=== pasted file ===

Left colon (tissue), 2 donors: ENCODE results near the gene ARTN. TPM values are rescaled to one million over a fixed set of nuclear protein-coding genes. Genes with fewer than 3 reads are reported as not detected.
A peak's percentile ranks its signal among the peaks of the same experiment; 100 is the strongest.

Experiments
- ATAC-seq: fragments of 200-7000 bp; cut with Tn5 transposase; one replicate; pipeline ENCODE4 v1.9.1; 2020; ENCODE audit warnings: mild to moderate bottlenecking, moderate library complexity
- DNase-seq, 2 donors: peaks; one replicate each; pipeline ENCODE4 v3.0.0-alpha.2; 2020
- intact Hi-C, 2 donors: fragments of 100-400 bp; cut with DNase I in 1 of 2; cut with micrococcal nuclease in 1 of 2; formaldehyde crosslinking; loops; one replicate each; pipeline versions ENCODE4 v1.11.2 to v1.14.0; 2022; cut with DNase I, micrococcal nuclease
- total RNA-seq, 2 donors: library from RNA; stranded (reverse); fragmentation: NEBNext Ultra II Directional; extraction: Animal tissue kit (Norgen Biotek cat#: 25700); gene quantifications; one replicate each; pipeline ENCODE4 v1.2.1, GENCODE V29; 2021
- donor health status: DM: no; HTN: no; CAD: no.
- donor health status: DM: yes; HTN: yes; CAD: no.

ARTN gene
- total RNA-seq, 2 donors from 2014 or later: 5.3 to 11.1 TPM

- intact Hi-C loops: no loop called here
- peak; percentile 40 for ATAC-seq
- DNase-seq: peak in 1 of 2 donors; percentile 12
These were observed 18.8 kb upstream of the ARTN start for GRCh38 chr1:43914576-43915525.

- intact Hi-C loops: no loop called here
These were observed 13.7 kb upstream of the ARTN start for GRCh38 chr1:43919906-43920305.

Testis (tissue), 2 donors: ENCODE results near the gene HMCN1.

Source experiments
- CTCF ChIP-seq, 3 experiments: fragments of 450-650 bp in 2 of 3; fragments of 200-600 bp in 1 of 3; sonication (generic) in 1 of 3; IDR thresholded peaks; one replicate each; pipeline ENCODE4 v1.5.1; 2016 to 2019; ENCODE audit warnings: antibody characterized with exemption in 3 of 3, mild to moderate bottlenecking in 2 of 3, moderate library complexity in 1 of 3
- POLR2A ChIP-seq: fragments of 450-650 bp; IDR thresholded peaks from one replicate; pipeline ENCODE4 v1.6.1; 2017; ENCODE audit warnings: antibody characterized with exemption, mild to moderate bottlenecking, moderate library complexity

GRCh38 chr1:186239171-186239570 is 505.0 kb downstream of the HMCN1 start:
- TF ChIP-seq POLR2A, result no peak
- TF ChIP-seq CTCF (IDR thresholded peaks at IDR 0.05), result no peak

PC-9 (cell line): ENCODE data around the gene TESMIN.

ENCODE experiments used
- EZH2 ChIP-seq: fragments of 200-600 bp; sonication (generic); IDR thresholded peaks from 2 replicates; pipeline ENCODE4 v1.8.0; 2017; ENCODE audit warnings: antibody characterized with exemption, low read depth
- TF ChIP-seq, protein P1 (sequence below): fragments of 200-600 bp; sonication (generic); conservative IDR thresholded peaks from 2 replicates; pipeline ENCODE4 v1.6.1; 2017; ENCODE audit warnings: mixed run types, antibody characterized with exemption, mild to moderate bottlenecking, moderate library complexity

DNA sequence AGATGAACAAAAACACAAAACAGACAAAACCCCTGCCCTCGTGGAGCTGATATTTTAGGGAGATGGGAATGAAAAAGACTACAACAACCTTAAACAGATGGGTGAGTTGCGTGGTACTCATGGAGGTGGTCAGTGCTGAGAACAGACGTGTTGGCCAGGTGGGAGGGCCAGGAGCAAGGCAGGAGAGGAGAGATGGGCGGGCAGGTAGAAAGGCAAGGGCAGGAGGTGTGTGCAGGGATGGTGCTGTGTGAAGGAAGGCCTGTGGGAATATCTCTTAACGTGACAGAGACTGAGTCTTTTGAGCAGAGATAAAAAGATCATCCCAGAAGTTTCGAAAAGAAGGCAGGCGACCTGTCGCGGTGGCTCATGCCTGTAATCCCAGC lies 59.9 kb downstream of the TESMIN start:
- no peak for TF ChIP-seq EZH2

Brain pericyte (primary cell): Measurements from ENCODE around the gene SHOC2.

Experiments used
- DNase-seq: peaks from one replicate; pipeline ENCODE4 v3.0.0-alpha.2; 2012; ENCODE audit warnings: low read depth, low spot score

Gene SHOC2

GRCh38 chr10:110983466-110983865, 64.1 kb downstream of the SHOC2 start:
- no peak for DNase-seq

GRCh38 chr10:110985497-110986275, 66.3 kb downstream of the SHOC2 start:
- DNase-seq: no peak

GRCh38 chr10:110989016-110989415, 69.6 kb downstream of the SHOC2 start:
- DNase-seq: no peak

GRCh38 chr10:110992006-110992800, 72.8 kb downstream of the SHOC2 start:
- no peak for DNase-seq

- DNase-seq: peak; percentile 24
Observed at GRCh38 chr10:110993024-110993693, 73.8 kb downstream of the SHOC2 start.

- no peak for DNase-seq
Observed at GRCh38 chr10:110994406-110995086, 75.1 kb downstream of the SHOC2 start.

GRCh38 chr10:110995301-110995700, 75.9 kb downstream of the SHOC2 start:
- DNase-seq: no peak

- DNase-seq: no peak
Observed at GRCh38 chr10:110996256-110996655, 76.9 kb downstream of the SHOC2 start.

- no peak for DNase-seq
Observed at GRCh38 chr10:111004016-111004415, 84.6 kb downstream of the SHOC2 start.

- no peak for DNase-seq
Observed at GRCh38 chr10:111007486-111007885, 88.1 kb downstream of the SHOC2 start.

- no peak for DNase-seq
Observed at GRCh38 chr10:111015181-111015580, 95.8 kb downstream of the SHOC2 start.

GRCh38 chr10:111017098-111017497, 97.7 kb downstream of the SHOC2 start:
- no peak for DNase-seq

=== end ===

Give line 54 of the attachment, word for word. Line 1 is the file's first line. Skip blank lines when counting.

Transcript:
Observed at GRCh38 chr10:111007486-111007885, 88.1 kb downstream of the SHOC2 start.